This article is part of the The DC Brief, TIME’s politics newsletter. Sign up here to get stories like this sent to your inbox every weekday.
House Democrats yesterday finished penning a 2,600-page bill that finally outlines the specifics of their ambitious “soft” infrastructure plan that won’t attract a single Republican vote. But no one was really rushing to Schneider’s for bottles of bubbly. For a party ready to spend $3.5 trillion to fund its social policy agenda, there were plenty of glum faces on Capitol Hill.
In fact, one key piece of the legislation—a deal that would finally let Medicare negotiate lower prices with drug companies—fell apart in the Energy and Commerce Committee when three Democrats voted against it. It found resurrection a short time later when Leadership aides literally plucked it from the Energy and Commerce team and delivered it to the Ways and Means Committee for its approval instead. Even there, though, one Democrat voted against it, saying the threat it posed to pharmaceutical companies’ profits would doom it in the Senate. “Every moment we spend debating provisions that will never become law is a moment wasted and will delay much-needed assistance to the American people,” Rep. Stephanie Murphy of Florida later argued.
Put another way? Brace for some nasty politics over the next two weeks as House Speaker Nancy Pelosi tries to get this bill to a vote before the budget year ends on Sept. 30. And those 2,600 pages had better be recyclable.
Democrats can only afford three defectors if they want to usher this bill into law, and they’re perilously close to failure. So far, five centrist Democrats in the House have said they prefer a scaled-back version of the Medicare component. But if Pelosi gives the five centrists that win, she risks losing the support of progressives who are already sour that things like a punitive wealth tax and the end to tax loopholes aren’t present in the current version of the bill.
As it stands now, letting Medicare negotiate drug prices would save the government about $500 billion over the next decade. The scaled-back version doesn’t have an official cost, but a very similar version got its score in the Senate last year: roughly $100 billion in savings. Because Democrats are using a budgeting loophole to help them avoid a filibuster and pass this with bare majorities, that $400 billion gap matters a lot more than on most bills. Scaling back the Medicare savings means they would also have to scale back their overall spending on the bill—a big line in the sand for progressives who say they’ve already compromised too much.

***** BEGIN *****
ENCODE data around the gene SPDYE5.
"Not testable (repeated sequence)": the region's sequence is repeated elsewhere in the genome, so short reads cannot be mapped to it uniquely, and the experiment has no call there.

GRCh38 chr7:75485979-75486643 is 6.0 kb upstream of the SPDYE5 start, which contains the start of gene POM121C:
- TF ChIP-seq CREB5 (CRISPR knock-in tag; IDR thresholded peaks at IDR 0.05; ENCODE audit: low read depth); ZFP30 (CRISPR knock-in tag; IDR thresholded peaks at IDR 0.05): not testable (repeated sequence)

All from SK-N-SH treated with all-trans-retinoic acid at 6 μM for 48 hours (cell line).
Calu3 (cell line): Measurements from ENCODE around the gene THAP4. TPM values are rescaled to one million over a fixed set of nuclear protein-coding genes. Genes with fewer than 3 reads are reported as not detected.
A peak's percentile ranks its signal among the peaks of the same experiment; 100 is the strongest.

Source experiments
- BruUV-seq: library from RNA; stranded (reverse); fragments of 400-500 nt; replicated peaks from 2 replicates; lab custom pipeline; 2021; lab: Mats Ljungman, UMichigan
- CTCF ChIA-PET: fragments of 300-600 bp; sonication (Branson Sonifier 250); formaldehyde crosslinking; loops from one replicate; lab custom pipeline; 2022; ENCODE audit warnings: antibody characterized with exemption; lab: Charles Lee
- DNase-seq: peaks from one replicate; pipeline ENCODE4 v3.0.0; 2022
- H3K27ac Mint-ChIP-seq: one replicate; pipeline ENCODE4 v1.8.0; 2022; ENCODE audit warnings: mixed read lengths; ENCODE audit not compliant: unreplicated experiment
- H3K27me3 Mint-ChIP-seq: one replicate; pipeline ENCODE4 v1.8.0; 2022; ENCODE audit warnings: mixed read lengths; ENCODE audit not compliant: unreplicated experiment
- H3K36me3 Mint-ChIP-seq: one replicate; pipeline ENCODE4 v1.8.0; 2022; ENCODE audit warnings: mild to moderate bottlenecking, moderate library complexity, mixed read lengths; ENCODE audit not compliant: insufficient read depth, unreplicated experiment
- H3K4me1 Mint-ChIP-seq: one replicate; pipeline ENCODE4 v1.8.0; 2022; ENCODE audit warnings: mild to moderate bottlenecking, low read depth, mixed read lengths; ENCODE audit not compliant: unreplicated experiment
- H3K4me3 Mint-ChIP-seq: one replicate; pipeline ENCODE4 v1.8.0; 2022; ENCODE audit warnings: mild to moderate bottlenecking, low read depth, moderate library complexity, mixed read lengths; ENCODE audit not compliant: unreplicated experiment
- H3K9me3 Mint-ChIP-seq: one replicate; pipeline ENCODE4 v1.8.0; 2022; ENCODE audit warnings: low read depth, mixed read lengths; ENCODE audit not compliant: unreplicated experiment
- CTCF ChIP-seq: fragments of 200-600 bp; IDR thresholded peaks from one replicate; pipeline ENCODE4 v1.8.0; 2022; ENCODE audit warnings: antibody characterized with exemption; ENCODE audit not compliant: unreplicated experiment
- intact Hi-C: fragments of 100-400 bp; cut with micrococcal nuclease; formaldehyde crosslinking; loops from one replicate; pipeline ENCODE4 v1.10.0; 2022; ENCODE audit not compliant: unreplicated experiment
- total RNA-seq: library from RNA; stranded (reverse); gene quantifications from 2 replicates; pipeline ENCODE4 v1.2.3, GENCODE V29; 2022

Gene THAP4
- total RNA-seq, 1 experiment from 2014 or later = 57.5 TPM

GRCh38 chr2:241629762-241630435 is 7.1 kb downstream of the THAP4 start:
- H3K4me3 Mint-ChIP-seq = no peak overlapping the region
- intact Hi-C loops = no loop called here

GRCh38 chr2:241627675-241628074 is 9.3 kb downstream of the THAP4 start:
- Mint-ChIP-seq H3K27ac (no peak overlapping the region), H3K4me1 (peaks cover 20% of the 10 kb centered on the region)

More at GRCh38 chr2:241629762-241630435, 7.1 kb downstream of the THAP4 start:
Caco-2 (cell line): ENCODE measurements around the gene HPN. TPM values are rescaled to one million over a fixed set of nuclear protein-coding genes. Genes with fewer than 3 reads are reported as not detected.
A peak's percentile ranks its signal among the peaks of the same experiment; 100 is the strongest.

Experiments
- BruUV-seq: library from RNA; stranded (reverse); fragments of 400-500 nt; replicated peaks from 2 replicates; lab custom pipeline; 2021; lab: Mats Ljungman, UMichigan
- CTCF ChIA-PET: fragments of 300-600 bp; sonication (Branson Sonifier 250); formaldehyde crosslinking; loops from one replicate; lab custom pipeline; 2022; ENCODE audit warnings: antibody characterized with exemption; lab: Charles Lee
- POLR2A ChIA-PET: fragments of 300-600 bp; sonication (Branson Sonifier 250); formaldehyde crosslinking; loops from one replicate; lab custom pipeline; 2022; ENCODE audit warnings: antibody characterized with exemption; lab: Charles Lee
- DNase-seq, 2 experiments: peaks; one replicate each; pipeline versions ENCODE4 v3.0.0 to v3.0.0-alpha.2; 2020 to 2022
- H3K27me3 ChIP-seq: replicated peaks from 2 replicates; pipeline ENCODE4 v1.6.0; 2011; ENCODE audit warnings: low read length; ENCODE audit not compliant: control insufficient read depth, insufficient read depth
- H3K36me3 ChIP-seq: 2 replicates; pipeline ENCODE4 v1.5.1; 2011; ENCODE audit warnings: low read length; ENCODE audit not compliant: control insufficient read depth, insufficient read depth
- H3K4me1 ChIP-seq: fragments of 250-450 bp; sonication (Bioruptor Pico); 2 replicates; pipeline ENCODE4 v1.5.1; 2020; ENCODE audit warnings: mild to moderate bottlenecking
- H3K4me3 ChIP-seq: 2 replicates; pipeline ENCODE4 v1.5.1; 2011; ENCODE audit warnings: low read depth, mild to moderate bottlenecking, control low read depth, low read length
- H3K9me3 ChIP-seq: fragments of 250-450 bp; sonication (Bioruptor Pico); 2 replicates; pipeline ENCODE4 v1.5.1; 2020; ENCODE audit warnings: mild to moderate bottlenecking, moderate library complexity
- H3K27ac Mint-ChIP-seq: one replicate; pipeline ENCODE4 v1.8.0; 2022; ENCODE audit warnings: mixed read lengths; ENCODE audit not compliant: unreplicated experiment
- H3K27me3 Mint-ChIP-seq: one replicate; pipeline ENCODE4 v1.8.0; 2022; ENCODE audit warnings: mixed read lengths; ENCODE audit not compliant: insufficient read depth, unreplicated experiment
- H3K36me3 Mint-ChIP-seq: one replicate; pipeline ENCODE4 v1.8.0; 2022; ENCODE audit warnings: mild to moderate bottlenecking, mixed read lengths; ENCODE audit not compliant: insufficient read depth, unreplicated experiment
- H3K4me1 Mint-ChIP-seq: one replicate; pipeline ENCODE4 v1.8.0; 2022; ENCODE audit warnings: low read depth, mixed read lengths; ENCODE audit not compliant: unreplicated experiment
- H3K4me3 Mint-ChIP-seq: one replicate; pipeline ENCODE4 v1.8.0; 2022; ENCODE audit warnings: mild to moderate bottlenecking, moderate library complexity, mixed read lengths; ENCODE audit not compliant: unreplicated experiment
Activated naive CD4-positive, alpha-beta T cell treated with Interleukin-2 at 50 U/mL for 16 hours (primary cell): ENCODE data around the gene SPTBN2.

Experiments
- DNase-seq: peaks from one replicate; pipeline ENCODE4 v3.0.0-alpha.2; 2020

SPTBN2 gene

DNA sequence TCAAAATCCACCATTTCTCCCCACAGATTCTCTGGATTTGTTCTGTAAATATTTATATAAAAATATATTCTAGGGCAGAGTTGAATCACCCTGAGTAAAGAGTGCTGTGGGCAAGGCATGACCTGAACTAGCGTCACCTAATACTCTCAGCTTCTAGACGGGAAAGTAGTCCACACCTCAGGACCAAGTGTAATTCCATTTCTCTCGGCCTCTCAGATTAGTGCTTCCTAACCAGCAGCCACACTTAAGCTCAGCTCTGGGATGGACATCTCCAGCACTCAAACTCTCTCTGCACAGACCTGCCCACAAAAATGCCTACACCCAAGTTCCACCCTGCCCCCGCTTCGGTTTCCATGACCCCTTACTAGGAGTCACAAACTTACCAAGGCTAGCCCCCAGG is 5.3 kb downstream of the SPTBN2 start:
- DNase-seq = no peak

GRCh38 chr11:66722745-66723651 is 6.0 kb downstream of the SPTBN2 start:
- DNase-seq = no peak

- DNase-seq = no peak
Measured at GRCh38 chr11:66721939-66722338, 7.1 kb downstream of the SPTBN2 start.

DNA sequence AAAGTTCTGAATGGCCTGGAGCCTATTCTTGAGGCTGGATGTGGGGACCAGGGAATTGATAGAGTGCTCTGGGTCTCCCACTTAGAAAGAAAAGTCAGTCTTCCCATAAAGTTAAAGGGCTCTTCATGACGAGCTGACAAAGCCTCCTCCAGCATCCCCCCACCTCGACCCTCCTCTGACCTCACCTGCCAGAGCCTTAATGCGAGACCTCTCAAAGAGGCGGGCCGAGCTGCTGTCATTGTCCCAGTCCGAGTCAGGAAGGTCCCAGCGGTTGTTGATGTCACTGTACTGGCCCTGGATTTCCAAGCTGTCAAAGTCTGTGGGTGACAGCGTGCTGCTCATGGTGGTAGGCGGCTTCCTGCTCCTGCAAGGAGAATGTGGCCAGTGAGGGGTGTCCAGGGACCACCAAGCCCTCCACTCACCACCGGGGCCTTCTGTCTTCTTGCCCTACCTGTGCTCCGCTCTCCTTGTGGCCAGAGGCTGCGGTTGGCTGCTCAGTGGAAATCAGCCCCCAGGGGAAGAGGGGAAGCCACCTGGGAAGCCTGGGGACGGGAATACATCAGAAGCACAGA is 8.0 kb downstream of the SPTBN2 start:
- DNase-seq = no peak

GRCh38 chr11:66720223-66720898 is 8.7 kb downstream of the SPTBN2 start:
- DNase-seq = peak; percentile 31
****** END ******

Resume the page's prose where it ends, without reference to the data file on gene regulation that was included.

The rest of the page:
All of this, of course, comes as President Joe Biden and his top aides in the White House have been trying to get Senate centrists onboard. Just yesterday, he met separately with Sens. Kyrsten Sinema and Joe Manchin, fellow Democrats who have expressed worries about the $3.5 trillion price tag but have been vague about what exactly they want to cut back on. With the Senate evenly divided at 50-50, and Vice President Kamala Harris in position to break the ties to Democrats’ victories, any shenanigans from those two independent thinkers scrambles the whole package.
Oh, and that other bipartisan infrastructure plan that carries $550 billion in new spending? It’s still sitting on the shelf in the House. Pelosi said she’d bring it to the floor only when the bigger—and entirely partisan—bill was ready. And there’s plenty of grumbling about that package, too.
If this is all beginning to sound like a scratched record that keeps repeating, it’s because this has become something of a pattern here in Washington. Things look pretty grim for legislation in town these days, despite Democrats controlling the House, the Senate and the White House. Their margin for error is literally zero, and so hiccups from a half-dozen centrists can forewarn a doomed agenda.
So far, Pelosi has been a master of holding the line on crucial votes and has managed to maneuver her team to victories, including on an earlier pandemic relief package that passed with only Democratic votes. Now she’s trying again, but the clock is ticking, and $3.5 trillion is an eye-popping sum of money that rivals the spending the United States unleashed to close out World War II.
Oh, and one more thing: the nation’s credit card is within weeks of becoming maxed out. And Republicans say they’re not going to up the limit, leaving Democrats to figure out how to do that at the same time. Even though a boost to the debt ceiling will cover money already spent—much of it during the Trump era—the GOP is going to leave Democrats holding this vote alone and won’t “facilitate” any change to D.C.’s borrowing power. Which adds another item to the tricky list of tasks facing Democrats on the Hill over the next two weeks.
Make sense of what matters in Washington. Sign up for the daily D.C. Brief newsletter.
- The Fight to Save the Salmon
- Inside the World of Black Bitcoin, Where Crypto Is About Making More Than Just Money
- The 'Great Resignation' Is Finally Getting Companies to Take Burnout Seriously. Is It Enough?
- Suddenly, Everyone on TV Is Very Rich or Very Poor. What Happened?
- Colin Powell Reflects on His Mistakes in Unpublished TIME Interview
- Business Travel's Demise Could Have Far-Reaching Consequences
- If the U.S. Spends Big on Climate, the Rest of the World Might Follow